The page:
When arranged in the same layout, the original numbers show ascending sequences going down the columns:

3455667116432776665554432147765
4566771227543117776665543251176
5677112331654221117776654362217
67112234427653322           217
67112234427653322           217
6711223442765332221117765473321
7122334553176443332221176514432
23445567753216655


...but I'm not sure where to look next, and I haven't even read the novel.

• Could this represent a musical fugue? (Just the fact that the pattern repeats itself but with an offset?) the book does make a reference to Bach’s fugue a “Musical Offering” Commented Mar 9, 2023 at 15:38
• I was thinking about how the information content of this string can't be very much. Since the following lines are only +0/+1/+2 shifts of the previous line, they can't encode more information than the shift amount. So there is the info in the digits of the first line, plus the shift amounts for each following line, plus the locations of the gaps in two of the lines. I suspect it isn't a cipher at all, and is more like an exercise in pattern recognition. There's no hidden message: either you know what the pattern refers to, or you don't. Commented Mar 12, 2023 at 23:17
• interesting! 2 thoughts: (1) the code could still work with another source (like a book cipher) provided the author had written the other book as well (since they could control the order of the word order). This would be supported by hints 1 and 4 since the author is an author, and he’s saying you need another book (or a documebt from a library) to crack it. (2) could the product of the modulo 7 output be the answer or the first part of the answer itself? Changing the 5’s and 6’s to 0’s and 1’s? Producing a binary string? Commented Mar 13, 2023 at 13:52
• I can only comment on the digit string itself. If it is in fact a book cipher, whatever you get after applying the book cipher will be just as repetitive as the digits themselves. If the differences modulo 7 are part of the solution, that reduces the amount of information, since it throws away the shifts. Converting to binary reduces it even more on top of that. Commented Mar 13, 2023 at 14:03

The answer to Q3 is Chess players, and (cryptic) crossword enthusiasts.

Does anyone have an idea how the code might be interpreted if it was describing a chess game?

I haven't read the book, so don't know what it is about, but the word "Gnomon" is the part of the sundial which casts the shadow. I am unaware if that has any relevance to the content of the book or the code.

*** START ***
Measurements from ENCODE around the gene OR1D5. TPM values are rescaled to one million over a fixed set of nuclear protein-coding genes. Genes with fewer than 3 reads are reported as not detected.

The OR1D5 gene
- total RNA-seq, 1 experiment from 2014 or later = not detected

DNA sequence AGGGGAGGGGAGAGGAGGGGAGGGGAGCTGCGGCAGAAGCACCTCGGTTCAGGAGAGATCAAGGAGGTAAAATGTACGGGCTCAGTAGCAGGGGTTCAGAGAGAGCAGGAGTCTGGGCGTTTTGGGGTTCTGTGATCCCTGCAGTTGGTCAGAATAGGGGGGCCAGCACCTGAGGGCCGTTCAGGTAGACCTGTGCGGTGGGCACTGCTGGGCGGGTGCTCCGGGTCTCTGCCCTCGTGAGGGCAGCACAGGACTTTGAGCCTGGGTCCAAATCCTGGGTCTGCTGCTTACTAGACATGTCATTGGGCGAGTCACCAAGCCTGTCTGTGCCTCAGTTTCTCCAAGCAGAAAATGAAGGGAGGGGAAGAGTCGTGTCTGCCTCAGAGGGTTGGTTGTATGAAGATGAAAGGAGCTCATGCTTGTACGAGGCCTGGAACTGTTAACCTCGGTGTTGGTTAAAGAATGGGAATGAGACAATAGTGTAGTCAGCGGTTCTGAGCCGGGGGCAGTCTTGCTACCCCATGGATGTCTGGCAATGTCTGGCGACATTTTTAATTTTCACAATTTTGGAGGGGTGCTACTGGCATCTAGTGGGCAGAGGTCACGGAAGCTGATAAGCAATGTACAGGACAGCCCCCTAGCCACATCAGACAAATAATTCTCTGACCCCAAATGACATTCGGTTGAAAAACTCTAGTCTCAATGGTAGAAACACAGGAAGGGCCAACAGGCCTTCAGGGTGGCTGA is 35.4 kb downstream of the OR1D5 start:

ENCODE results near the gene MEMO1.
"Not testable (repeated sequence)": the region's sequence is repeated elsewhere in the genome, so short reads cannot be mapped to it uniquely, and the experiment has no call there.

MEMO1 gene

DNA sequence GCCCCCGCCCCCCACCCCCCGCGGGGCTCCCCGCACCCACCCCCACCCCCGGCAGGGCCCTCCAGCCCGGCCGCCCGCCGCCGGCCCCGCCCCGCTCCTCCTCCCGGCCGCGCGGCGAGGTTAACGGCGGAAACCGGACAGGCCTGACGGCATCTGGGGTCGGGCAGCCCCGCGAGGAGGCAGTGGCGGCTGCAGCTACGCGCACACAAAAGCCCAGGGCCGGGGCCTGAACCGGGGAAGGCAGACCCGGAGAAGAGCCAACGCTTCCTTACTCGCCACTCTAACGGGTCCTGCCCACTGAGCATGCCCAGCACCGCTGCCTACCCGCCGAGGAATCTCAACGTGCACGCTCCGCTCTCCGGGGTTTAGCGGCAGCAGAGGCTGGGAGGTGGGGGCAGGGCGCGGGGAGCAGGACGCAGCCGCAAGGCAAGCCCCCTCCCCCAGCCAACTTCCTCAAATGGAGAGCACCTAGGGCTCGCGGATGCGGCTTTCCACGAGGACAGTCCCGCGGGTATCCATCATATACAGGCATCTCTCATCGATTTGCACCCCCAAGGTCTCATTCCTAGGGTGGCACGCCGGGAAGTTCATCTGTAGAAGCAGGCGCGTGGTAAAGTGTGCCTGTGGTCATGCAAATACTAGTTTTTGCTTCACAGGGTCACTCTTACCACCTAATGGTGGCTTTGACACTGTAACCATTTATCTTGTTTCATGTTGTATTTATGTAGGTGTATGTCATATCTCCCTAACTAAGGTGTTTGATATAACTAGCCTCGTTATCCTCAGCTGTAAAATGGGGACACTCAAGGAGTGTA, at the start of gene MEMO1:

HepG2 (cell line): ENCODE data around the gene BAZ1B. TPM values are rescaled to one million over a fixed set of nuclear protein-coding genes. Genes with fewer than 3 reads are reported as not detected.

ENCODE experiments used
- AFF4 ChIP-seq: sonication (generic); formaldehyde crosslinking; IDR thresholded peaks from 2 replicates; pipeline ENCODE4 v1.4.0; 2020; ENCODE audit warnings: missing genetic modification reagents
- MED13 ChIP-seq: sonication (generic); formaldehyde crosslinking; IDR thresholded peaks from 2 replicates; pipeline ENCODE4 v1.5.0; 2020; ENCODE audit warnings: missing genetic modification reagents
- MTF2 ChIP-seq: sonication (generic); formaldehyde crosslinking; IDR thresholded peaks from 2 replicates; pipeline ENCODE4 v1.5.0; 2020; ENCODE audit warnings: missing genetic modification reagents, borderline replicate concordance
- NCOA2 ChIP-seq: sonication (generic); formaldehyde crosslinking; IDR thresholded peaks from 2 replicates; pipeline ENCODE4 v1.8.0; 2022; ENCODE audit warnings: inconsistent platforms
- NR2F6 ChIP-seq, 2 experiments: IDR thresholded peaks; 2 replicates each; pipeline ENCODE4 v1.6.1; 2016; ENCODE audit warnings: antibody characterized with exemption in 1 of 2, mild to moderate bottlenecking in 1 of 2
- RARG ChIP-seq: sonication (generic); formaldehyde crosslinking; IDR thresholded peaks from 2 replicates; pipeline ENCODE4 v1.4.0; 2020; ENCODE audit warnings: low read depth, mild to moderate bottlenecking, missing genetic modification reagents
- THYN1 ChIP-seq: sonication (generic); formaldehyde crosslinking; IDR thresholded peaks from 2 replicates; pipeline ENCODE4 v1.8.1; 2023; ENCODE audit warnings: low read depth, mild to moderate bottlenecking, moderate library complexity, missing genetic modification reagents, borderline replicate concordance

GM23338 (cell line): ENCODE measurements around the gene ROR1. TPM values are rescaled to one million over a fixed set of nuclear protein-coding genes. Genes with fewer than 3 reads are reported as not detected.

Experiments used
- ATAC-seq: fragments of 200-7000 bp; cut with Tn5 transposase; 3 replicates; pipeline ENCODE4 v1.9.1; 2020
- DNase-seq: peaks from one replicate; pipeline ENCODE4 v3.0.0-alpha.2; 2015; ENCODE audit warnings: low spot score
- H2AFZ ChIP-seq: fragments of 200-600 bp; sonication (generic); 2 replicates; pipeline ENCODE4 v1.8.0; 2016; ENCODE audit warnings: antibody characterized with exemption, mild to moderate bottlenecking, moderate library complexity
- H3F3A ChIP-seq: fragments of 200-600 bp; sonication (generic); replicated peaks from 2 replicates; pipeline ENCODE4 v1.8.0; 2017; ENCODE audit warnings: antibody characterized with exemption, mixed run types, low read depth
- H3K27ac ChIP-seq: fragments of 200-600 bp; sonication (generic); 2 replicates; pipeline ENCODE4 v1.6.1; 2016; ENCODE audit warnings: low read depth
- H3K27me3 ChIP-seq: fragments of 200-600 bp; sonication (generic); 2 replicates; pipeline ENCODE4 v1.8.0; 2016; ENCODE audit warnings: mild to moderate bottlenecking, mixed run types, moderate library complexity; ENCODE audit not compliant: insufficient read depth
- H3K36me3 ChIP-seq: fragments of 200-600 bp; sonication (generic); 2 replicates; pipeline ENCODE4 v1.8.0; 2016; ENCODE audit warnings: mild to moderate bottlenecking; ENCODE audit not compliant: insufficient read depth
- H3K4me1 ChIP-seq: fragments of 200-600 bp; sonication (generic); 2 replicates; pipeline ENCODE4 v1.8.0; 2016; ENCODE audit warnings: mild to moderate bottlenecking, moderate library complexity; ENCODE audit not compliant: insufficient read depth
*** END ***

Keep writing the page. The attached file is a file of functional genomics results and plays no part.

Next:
Given Bletchly park hired chess players (part of the hint), and "Go" features, it might be a description of a "Go" game, rather than a chess game.

The comment about being lossy, though, means that something might be missing (or may be interpreted in one of several ways). The numbers range from 1 to 7, no 0, no 8, so chess may not be the key (since that goes up to 8 rows and columns).

And of course, please DO NOT post the answer if you find it. Just post a non-spoiler type hint, and let people work it out for themselves (like the author probably wanted).

• Excellent point, i had thought of crossword enthusiasts/code breakers, but not chess players. There’s no particular reference to chess in the book though, so I somewhat doubt it’ll be relevant. Yes the book goes into the meaning of the word “Gnomon” at length, apparently in addition to the piece of a sundial it broadly refers to something that sits perpendicular to the rest of a surface. Commented Mar 9, 2023 at 15:33
• I also haven't read the book, so this is a wild shot in the dark, but the grouping reminded me a bit of a puzzle I'd seen elsewhere. Treating each group of 4 as 2 groups of 2 and drawing lines to connect the relevant squares on a chess board revealed a key word in this other puzzle (meaning, for example, 3455 would mean drawing a line from square 34 to square 55). Is it possible something like that might work here? Commented Apr 1, 2023 at 20:53
• Can you clarify "please DO NOT post the answer". If this is the author's preference, the question should be closed. If not, then why? The whole point of stackexchange is to ask and answer questions.
– fljx
Commented Apr 20, 2023 at 14:48
• @fljx I assume that the author doesn't want the answer spoiled all over the internet. The question, however, isn't asking for the solution to the puzzle, but looking for hints as to how to proceed. As such, this question can be answered without spoilers. Commented Apr 21, 2023 at 0:47